She soon began hallucinating, which I learned in the middle of the night when they called and told me someone would have to come and stay with her in the room. Not one professional on duty was willing to take that assignment. My training had begun. I don't think I've ever been without a notepad or pen since. You never know when it will be necessary to document or quote or preserve essential facts.

Diminishing health is not the only reason behind a reluctance to confront. Many of us are simply too battle-scarred, too weary for the toe-to-toe combat needed to see our rights protected. Years ago, a friend whose job was as a court advocate for children in the foster care system suggested that to me as a career option. And at that time I felt I was too leaky a vessel to speak convincingly for any child whose trauma and abuse were likely more horrifying than my own; my skin was impossibly thin.

The aftermath of my son's illness required putting on my step-up suit again. Eventually we were strengthened by a lawyer on the front line to help secure benefits, since a civilian, even a persistent one, can only achieve so much. Today I was reminded how thick the underbrush has grown, like briars around a fairy tale castle, to keep as many of us as possible separated from what is our due as aged or disabled, in financial distress or without resources of varying descriptions.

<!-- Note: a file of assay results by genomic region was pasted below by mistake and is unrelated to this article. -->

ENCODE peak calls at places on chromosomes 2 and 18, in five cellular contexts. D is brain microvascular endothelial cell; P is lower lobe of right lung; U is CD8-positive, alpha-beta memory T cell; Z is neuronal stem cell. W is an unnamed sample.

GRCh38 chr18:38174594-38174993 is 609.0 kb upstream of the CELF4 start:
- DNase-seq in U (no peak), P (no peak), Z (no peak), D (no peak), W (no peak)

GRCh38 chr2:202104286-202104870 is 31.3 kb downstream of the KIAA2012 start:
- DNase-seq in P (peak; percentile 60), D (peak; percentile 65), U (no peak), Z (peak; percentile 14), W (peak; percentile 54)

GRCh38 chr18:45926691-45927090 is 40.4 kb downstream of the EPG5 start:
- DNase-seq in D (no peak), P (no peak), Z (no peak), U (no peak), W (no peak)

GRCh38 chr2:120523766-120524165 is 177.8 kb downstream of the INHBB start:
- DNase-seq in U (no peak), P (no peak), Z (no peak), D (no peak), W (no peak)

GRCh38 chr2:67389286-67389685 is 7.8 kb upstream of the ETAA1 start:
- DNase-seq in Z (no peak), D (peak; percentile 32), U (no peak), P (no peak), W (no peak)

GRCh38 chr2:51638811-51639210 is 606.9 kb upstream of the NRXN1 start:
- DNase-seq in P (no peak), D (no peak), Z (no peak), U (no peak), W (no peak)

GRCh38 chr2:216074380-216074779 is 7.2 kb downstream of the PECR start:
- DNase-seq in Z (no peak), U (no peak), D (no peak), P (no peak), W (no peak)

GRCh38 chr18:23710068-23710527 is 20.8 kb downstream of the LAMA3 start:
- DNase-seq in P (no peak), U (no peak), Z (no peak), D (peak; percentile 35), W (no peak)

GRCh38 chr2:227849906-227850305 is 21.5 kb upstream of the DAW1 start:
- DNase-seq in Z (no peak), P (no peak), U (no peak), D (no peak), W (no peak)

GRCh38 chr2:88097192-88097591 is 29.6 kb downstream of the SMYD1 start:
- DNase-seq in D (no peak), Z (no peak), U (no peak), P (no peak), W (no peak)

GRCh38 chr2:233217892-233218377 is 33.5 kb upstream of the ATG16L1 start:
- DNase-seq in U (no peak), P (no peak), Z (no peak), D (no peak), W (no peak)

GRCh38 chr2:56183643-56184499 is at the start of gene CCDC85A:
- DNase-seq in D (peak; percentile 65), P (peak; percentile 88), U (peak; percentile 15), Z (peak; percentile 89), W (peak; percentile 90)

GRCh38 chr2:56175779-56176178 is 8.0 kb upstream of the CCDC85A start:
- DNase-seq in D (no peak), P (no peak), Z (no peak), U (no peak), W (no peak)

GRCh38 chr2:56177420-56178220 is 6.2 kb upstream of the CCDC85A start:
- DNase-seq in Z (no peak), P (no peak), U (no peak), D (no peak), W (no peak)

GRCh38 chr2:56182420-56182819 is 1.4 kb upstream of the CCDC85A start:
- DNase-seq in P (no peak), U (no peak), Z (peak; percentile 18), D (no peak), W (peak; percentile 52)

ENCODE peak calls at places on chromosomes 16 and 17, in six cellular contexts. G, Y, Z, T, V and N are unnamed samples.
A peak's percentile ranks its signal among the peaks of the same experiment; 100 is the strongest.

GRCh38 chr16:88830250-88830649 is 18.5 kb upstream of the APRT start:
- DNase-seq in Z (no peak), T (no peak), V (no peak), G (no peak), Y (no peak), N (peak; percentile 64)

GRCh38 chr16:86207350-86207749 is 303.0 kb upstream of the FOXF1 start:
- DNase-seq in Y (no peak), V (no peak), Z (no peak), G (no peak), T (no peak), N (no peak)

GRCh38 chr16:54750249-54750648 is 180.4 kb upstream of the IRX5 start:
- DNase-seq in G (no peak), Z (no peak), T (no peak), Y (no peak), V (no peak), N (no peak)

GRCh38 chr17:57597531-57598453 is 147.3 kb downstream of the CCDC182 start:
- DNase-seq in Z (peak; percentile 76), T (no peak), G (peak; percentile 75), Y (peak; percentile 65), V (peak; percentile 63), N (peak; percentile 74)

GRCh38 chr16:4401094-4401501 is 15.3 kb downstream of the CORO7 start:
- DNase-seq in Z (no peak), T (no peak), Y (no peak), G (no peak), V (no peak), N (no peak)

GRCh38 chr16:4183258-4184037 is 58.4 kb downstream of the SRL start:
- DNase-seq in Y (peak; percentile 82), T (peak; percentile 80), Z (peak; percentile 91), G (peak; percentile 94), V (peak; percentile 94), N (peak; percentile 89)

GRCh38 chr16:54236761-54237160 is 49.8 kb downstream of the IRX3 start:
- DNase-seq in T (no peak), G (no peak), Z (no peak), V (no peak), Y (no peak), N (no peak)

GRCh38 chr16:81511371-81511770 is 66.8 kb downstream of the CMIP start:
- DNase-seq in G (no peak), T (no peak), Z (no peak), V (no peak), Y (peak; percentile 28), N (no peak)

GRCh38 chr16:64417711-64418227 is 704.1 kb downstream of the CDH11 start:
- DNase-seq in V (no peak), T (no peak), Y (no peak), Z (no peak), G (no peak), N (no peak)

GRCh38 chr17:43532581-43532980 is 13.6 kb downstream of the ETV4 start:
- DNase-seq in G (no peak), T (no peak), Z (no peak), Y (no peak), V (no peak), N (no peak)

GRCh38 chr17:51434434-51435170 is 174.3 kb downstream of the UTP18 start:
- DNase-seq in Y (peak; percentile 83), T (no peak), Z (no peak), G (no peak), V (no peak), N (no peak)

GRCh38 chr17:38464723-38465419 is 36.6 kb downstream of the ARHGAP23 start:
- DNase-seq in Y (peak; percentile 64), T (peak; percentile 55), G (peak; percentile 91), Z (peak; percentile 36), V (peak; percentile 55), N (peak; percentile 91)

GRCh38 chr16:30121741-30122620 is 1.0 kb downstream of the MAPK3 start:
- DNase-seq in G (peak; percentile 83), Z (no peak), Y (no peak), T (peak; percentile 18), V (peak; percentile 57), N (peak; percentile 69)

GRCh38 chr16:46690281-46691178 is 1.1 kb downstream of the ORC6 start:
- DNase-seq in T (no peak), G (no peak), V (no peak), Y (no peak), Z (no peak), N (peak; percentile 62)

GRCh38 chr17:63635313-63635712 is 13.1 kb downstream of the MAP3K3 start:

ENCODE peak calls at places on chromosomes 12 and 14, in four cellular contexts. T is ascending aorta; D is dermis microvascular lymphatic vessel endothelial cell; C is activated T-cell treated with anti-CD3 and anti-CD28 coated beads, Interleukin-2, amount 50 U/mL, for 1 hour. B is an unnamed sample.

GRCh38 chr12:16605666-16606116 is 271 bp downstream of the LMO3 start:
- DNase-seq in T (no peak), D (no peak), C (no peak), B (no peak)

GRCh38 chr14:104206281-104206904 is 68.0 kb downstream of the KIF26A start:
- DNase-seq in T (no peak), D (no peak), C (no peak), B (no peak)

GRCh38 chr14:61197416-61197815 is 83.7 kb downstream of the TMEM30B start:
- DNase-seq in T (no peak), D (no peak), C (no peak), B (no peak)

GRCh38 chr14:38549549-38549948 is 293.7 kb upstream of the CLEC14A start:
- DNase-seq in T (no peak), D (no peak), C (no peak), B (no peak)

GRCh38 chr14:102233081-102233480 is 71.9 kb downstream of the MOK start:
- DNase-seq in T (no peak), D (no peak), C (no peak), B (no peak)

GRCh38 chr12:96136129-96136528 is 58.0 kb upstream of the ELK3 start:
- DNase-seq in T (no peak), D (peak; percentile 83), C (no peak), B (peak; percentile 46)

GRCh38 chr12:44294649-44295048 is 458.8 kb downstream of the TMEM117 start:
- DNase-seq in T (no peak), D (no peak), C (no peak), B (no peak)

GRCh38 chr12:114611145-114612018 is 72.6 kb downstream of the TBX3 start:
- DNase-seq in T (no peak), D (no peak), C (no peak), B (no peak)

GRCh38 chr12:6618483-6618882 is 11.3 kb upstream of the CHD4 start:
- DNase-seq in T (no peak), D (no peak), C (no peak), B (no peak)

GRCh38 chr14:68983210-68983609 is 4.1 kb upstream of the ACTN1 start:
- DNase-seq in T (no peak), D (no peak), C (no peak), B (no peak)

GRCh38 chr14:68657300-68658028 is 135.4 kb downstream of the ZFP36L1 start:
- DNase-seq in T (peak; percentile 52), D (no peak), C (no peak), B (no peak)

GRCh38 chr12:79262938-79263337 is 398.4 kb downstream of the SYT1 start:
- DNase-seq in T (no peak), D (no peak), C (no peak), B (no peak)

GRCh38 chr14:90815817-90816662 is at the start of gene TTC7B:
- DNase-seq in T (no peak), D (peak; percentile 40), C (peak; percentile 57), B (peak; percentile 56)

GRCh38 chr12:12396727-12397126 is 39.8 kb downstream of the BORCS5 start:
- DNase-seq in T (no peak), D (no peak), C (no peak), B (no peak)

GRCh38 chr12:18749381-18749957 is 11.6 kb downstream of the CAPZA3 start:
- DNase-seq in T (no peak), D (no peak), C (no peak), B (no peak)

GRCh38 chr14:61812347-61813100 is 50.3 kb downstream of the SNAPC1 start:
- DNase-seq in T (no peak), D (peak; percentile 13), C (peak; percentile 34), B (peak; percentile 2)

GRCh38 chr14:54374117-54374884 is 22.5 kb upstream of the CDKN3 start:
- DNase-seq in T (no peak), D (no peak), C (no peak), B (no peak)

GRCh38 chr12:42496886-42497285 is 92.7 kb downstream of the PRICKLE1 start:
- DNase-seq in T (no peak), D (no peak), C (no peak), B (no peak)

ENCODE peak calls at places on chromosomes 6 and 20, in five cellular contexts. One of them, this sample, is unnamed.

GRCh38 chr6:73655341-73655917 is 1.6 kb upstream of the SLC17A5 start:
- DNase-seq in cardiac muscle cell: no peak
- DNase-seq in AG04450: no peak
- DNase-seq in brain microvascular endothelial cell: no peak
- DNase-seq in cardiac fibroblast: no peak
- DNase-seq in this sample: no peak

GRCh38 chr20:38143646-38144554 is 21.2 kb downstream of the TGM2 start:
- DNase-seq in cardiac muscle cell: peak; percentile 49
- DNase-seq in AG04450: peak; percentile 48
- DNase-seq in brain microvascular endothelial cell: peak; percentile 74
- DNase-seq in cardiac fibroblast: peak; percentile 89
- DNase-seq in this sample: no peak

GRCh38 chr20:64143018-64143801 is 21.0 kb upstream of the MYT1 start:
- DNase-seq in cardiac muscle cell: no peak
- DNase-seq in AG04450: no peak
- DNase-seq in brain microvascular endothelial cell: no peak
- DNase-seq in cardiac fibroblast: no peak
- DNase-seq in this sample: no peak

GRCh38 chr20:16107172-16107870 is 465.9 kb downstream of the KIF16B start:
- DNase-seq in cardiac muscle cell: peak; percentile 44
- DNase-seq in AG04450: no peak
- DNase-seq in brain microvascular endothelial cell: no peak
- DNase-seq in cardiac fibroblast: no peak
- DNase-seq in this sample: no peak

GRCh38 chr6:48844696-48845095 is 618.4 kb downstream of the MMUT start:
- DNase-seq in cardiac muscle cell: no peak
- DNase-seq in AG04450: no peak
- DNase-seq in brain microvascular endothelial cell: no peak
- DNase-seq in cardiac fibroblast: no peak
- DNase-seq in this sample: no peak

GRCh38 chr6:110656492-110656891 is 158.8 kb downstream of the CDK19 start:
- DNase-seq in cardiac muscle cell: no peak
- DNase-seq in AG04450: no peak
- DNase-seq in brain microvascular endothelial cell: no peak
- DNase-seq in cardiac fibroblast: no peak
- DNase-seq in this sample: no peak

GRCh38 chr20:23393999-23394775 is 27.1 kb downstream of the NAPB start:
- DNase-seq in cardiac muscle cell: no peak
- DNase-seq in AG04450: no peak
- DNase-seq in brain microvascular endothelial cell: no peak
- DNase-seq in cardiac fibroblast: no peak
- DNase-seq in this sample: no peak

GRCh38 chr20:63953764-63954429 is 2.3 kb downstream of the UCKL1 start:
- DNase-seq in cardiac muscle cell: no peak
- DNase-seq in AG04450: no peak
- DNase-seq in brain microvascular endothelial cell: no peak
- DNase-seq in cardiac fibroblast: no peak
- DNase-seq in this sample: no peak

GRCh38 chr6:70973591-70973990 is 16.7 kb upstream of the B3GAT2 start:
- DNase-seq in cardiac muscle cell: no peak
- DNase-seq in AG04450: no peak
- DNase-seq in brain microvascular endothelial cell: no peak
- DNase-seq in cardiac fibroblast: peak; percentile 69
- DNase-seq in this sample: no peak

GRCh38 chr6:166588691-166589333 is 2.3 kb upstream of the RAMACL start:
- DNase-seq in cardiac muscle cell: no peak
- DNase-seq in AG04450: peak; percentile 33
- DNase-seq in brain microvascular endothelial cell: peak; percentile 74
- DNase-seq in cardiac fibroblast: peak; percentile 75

Whether you believe in astrology or not, Aquarians, myself among them, are the zodiac's champions of the underdog. I feel the need acutely to see justice, or simple fair play, prevail. Good luck with that, right? But even in my state of limited mobility, tucked back into my reclusive and daydreaming tendencies, I have a voice, I have words and I still possess a bit of fire. As a teenager, I admired Upton Sinclair - all the more when I learned he had run for governor of California as a Socialist - and believed in muck-raking, fuss-raising, stink-making. Not on my behalf but for others.

We don't even need to explore tasks assumed during the Vietnam war. I am one of those who knew we were seeing a revolution. While visions of torches and pitchforks have faded, the awareness remains that many of our brethren would benefit from a reasonably sane, decidedly insistent voice speaking for them. There are times when thinking the call might be for me makes me cranky, but I turn my head with the secret smile, for it feels good, the chance to be of service.

This may be merely today's fancy, especially the conjured vision of business cards, or there may exist a niche in the bureaucratic maze for a creature with my specific combination of pluses and minuses; I am not afraid to look a fool, actually posses a minor talent for diplomacy and can be found, loitering at the station for the good outcome to arrive, when everyone else has gone home. At the very least it is something new to ponder. I wondered how I was going to fill all those idle hours.